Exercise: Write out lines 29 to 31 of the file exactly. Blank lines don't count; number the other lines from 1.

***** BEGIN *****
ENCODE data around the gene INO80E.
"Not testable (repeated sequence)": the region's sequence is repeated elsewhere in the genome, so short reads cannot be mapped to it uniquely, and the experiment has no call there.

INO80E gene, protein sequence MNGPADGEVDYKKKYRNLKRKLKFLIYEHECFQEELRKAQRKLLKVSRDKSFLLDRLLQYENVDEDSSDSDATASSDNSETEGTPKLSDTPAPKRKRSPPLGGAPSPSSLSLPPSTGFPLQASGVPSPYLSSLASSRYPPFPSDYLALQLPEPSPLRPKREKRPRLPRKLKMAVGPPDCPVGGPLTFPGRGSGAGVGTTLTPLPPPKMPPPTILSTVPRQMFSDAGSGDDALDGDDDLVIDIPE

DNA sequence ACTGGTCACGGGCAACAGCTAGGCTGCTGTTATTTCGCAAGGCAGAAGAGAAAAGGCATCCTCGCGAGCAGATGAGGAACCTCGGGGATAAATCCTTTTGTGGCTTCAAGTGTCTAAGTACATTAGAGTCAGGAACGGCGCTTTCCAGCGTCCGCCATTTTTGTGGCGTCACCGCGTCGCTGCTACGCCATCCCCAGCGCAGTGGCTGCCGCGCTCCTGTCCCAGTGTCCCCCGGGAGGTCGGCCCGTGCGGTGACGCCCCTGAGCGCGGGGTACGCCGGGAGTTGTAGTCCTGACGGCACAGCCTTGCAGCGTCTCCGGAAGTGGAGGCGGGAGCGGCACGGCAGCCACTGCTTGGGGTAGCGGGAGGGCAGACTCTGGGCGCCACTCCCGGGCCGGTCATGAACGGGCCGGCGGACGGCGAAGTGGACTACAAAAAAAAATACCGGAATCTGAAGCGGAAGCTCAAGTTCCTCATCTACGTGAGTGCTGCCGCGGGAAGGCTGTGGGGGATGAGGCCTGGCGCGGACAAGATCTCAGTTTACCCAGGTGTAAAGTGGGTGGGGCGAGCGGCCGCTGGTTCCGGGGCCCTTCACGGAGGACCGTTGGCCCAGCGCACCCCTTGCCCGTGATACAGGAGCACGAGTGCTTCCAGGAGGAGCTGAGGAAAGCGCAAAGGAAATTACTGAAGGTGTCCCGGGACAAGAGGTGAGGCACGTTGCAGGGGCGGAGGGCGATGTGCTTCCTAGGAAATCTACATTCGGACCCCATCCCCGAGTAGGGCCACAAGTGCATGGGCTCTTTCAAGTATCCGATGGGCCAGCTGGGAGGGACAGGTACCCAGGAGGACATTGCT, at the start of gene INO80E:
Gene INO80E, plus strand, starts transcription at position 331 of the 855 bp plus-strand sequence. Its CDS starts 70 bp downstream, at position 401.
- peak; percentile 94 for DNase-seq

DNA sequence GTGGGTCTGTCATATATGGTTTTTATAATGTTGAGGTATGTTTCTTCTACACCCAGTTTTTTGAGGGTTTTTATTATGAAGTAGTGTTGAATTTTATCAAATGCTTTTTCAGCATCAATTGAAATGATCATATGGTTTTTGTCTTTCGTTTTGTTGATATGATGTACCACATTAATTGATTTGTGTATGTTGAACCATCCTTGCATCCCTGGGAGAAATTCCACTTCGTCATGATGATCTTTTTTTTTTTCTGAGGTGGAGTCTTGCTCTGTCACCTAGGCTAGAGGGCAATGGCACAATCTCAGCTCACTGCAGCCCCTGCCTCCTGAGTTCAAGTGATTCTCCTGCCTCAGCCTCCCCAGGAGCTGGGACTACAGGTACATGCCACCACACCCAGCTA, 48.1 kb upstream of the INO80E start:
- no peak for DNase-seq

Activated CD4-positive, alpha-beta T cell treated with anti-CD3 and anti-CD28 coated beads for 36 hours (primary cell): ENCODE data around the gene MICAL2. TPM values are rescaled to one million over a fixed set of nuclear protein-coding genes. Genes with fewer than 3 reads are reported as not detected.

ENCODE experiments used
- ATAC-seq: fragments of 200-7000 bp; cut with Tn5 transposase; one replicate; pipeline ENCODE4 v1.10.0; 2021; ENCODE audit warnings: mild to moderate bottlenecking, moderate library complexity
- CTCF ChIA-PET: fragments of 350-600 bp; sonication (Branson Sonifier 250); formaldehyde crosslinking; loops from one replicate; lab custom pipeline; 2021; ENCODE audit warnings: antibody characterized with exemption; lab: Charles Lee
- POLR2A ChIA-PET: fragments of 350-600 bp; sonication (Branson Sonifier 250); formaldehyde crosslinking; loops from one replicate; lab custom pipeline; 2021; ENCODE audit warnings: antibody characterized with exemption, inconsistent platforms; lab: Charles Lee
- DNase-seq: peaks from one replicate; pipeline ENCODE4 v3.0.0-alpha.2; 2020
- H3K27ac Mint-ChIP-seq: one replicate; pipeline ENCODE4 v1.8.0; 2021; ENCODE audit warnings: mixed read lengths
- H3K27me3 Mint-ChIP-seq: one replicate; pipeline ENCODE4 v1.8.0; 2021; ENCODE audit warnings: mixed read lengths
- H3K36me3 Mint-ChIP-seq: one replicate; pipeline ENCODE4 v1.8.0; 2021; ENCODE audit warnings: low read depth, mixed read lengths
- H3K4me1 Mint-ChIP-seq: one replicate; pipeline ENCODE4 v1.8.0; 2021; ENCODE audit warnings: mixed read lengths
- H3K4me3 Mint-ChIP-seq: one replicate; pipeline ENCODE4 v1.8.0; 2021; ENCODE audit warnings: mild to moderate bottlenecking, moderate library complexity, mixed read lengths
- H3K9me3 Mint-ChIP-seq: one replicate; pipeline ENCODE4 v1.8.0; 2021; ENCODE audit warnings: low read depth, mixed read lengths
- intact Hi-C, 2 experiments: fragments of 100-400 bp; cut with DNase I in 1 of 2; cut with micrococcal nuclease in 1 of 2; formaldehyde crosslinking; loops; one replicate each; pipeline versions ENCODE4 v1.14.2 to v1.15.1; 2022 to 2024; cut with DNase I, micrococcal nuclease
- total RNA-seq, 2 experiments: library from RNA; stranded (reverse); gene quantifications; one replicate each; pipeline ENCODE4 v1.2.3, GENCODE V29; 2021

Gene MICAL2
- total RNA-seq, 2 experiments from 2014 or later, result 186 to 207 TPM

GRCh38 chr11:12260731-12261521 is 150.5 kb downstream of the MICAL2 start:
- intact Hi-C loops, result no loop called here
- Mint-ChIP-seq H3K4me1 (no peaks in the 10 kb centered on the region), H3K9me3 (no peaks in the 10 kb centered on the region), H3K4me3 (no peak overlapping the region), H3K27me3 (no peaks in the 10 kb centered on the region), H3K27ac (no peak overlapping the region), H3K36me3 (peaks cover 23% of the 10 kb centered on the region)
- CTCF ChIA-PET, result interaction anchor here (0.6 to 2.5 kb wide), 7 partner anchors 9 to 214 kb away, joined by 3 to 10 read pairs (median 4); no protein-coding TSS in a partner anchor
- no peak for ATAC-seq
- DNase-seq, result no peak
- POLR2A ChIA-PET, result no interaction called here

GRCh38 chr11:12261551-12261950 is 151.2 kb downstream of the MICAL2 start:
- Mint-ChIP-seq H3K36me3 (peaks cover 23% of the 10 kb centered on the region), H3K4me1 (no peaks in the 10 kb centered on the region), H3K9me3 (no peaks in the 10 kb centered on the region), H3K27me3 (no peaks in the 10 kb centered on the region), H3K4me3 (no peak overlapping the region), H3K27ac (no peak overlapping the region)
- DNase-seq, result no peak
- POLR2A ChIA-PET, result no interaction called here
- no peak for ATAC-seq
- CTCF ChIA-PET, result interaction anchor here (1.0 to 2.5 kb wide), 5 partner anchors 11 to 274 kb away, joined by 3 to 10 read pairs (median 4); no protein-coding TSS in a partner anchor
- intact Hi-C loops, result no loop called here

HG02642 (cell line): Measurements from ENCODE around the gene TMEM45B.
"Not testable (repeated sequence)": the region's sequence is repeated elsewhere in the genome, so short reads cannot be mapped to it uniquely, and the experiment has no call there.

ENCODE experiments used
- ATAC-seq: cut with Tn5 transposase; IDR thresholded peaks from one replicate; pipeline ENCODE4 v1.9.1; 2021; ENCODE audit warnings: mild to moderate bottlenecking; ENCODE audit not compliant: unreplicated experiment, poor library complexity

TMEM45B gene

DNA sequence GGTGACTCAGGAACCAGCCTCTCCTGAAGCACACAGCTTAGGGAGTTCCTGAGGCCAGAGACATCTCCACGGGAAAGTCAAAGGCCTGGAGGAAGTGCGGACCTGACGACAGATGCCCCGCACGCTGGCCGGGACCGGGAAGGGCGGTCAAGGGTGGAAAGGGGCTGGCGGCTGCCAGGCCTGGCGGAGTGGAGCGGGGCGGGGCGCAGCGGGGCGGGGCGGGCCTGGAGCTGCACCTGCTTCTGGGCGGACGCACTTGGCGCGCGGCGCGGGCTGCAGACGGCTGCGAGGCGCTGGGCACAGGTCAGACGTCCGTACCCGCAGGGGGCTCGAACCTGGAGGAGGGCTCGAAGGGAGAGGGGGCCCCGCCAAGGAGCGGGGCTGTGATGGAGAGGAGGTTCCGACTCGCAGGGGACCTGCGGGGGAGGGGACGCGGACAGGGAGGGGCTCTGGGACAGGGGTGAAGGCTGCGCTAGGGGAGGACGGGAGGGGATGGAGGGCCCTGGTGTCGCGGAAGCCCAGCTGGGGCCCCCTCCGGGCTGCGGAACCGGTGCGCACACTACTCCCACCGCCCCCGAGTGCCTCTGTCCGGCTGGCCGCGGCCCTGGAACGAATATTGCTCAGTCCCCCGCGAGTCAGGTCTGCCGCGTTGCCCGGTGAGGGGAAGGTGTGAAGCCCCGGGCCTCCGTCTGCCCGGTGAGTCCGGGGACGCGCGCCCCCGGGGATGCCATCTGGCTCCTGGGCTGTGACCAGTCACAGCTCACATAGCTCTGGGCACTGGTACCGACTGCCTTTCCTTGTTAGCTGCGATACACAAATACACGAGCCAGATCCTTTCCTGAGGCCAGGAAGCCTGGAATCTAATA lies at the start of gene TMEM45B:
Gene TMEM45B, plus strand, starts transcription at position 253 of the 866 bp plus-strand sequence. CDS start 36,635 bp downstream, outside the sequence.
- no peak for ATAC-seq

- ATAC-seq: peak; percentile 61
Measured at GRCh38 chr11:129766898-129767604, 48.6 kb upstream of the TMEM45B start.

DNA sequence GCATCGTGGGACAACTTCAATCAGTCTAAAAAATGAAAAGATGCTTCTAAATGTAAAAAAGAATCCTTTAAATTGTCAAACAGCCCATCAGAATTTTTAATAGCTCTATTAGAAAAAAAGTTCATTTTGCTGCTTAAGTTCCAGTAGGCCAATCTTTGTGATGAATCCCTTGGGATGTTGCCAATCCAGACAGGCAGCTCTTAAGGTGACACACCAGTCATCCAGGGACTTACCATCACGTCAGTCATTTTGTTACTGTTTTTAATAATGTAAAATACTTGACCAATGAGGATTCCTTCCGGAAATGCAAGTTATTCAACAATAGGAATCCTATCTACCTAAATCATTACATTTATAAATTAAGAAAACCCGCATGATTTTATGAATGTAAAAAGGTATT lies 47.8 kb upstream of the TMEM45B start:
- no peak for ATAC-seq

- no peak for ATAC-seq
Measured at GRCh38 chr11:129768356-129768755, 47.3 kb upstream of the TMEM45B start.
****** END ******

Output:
- no peak for ATAC-seq
- DNase-seq, result no peak
- POLR2A ChIA-PET, result no interaction called here